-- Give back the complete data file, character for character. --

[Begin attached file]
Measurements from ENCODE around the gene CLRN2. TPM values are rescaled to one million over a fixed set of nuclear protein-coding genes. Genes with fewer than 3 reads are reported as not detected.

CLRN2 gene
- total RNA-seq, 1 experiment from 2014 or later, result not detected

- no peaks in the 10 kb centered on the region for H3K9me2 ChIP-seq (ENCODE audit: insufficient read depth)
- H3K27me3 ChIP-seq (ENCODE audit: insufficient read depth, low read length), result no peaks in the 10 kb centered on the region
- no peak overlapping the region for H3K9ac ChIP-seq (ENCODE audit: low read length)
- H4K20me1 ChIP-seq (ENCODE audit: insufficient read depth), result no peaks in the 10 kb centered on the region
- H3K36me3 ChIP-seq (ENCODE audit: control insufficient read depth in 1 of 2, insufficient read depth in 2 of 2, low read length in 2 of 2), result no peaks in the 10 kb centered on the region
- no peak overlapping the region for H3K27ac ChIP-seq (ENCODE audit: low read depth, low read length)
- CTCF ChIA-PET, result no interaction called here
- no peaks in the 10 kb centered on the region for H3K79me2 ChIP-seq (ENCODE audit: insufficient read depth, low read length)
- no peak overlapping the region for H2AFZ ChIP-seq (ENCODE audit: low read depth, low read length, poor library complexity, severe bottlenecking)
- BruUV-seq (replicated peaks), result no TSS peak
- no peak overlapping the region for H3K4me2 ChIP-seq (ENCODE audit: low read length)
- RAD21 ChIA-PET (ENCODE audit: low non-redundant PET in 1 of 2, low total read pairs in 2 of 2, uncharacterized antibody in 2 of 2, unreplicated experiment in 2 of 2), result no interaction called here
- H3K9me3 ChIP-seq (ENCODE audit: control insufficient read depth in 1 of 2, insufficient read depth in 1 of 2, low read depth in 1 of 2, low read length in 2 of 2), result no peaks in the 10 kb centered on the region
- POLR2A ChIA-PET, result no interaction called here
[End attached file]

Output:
Measurements from ENCODE around the gene CLRN2. TPM values are rescaled to one million over a fixed set of nuclear protein-coding genes. Genes with fewer than 3 reads are reported as not detected.

CLRN2 gene
- total RNA-seq, 1 experiment from 2014 or later, result not detected

- no peaks in the 10 kb centered on the region for H3K9me2 ChIP-seq (ENCODE audit: insufficient read depth)
- H3K27me3 ChIP-seq (ENCODE audit: insufficient read depth, low read length), result no peaks in the 10 kb centered on the region
- no peak overlapping the region for H3K9ac ChIP-seq (ENCODE audit: low read length)
- H4K20me1 ChIP-seq (ENCODE audit: insufficient read depth), result no peaks in the 10 kb centered on the region
- H3K36me3 ChIP-seq (ENCODE audit: control insufficient read depth in 1 of 2, insufficient read depth in 2 of 2, low read length in 2 of 2), result no peaks in the 10 kb centered on the region
- no peak overlapping the region for H3K27ac ChIP-seq (ENCODE audit: low read depth, low read length)
- CTCF ChIA-PET, result no interaction called here
- no peaks in the 10 kb centered on the region for H3K79me2 ChIP-seq (ENCODE audit: insufficient read depth, low read length)
- no peak overlapping the region for H2AFZ ChIP-seq (ENCODE audit: low read depth, low read length, poor library complexity, severe bottlenecking)
- BruUV-seq (replicated peaks), result no TSS peak
- no peak overlapping the region for H3K4me2 ChIP-seq (ENCODE audit: low read length)
- RAD21 ChIA-PET (ENCODE audit: low non-redundant PET in 1 of 2, low total read pairs in 2 of 2, uncharacterized antibody in 2 of 2, unreplicated experiment in 2 of 2), result no interaction called here
- H3K9me3 ChIP-seq (ENCODE audit: control insufficient read depth in 1 of 2, insufficient read depth in 1 of 2, low read depth in 1 of 2, low read length in 2 of 2), result no peaks in the 10 kb centered on the region
- POLR2A ChIA-PET, result no interaction called here